Just wrote an essay on Hong Kong’s neon signs for M+, Hong Kong’s museum of visual culture. Titled Architecture of communication: the visual language of Hong Kong’s neon signs, the essay traces the influences and development of neon signs in Hong Kong, exploring their connections with architecture, urban design, typography as well as production processes. It also introduces a typology of Hong Kong’s signscape, and profusely illustrated. I hope that this essay will spark an interest on the study, preservation and continuation of this unique part of Hong Kong’s visual culture. more
Our signs in Hong Kong are considered world-famous. They dominate every corner of the city, creating a distinctive and unique urban landscape. Before, shops were often independent family businesses that have been passed down for several generations. Shop signs traditionally stand for the reputation and goodwill of a business and have always been considered an important element of a business’s image. Names of businesses on traditional shop signs were often inscribed by calligraphers. If the business is owned by someone powerful or with a broad social network, they would invite a well-known calligrapher, literati or community leader to inscribe their signs, with the signature of the calligrapher proudly displayed on the sign. A more economical option would be to get a sign-writer to make the sign, also most likely to be rendered in calligraphy. The materials used for shop signs were mostly durable and long-lasting, such as brass, iron, wood, set in plaster, or more recently stainless steel, resin and acrylic sheets. Durable materials connote stability, reliability or good reputation. The expression ‘gold-painted sign’ is used figuratively to refer to a reliable and honest business to this day. With the skyrocketing rent and large-scale urban renewal projects in recent years, traditional calligraphic shop signs are dwindling in numbers, and in their place are cheap inkjet banners used for shops that change as fast as the volatile economy.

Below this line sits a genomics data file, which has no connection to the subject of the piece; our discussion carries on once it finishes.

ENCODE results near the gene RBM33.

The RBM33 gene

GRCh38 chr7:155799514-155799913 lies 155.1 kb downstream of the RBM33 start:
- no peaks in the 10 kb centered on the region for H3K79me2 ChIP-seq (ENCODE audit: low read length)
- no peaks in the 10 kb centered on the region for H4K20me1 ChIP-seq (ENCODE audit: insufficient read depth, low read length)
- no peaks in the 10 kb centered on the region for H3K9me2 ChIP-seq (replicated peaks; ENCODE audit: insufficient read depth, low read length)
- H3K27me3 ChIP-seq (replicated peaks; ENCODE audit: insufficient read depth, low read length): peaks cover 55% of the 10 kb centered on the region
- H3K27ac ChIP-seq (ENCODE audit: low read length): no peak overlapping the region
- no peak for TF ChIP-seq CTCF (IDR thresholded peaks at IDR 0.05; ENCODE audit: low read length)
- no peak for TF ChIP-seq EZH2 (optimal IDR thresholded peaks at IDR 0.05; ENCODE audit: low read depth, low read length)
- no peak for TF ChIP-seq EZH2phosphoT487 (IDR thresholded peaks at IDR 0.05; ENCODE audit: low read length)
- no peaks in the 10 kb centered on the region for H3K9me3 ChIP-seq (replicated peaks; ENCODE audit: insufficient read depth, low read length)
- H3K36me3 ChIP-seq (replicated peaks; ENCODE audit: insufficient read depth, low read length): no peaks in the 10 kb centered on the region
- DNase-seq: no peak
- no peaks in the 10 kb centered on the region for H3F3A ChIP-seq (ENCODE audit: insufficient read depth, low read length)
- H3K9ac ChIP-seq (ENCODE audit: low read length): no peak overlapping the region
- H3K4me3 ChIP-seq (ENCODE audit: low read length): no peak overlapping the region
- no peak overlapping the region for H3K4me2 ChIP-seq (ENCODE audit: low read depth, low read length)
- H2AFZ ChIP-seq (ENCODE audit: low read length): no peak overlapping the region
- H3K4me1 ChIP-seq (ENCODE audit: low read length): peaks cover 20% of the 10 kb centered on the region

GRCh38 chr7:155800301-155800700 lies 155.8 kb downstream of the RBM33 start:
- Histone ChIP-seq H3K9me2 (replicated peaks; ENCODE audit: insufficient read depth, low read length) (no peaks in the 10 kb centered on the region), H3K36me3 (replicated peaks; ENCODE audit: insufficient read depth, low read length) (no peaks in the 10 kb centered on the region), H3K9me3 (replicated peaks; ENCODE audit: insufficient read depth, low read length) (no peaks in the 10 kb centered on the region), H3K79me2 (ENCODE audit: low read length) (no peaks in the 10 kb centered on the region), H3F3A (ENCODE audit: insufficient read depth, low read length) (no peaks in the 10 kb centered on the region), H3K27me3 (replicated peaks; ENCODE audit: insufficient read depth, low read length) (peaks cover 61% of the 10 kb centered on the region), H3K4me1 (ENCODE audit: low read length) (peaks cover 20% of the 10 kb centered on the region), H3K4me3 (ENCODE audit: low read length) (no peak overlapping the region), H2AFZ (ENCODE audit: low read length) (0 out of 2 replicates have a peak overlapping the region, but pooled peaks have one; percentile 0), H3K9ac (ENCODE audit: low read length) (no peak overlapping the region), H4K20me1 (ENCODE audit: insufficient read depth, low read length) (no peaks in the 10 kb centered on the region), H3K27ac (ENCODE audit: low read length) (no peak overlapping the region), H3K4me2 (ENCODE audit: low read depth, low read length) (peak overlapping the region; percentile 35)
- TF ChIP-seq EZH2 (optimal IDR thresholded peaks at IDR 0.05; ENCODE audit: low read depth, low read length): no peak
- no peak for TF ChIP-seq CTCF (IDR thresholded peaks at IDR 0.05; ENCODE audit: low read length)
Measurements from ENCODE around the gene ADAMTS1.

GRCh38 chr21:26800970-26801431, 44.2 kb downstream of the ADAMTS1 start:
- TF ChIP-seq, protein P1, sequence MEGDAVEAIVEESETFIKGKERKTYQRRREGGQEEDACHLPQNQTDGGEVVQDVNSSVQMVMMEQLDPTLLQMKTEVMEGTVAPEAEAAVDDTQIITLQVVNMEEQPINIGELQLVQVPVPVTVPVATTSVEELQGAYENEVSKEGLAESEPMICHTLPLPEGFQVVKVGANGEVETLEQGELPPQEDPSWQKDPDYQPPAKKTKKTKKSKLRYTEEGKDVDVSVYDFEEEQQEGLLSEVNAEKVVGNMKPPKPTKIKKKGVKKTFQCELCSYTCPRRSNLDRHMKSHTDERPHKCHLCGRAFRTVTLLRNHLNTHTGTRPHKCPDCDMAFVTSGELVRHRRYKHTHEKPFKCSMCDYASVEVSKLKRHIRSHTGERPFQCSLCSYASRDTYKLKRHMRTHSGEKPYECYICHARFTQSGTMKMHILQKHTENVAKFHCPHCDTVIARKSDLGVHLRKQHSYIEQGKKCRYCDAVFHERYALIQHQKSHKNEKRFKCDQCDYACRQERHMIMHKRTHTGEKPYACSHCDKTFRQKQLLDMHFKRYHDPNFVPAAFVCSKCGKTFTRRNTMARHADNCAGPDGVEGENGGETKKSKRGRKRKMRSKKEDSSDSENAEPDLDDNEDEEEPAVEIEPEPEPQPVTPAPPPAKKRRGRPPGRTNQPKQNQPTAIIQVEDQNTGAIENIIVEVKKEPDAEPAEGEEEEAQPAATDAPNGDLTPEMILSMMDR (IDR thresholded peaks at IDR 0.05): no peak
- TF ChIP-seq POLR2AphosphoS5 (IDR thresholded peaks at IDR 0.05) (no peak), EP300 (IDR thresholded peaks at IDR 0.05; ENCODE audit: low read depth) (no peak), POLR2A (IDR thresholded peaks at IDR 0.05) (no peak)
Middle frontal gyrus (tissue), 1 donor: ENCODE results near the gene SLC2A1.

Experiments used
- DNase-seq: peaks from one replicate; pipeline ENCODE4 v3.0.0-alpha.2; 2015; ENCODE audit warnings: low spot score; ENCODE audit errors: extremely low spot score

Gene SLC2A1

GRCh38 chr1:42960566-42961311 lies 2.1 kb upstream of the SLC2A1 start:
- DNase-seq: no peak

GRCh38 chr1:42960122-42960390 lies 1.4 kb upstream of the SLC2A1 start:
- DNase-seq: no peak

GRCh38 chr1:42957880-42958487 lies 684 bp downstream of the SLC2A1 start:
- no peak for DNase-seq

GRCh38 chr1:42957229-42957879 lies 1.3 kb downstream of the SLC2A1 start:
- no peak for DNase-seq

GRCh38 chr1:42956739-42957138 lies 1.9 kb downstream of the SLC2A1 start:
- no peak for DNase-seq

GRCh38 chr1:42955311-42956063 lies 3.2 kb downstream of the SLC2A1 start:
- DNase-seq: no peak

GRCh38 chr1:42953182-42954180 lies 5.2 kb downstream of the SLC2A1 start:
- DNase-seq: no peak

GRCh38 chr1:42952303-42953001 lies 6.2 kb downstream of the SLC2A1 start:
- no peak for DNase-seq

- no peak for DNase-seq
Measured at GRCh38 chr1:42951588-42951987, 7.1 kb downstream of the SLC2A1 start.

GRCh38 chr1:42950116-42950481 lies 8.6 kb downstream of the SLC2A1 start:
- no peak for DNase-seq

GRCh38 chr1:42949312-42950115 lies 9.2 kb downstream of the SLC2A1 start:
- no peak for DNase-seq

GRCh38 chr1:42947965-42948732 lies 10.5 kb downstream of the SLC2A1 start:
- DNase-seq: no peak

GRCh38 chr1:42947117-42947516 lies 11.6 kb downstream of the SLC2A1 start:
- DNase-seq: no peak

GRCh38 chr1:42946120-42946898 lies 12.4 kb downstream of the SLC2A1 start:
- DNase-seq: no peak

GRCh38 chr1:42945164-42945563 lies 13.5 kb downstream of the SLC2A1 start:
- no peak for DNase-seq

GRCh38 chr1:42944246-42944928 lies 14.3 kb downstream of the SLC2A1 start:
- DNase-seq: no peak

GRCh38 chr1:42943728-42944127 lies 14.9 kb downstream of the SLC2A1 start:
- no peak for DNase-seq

This has been circulating around in social media today, and I find it necessary to put things into perspective.
I work at the Hong Kong Polytechnic Unviersity. Every time we have visitors, the first thing they say is invariably: ‘I got lost! It’s really hard to find’. This blogpost investigates why.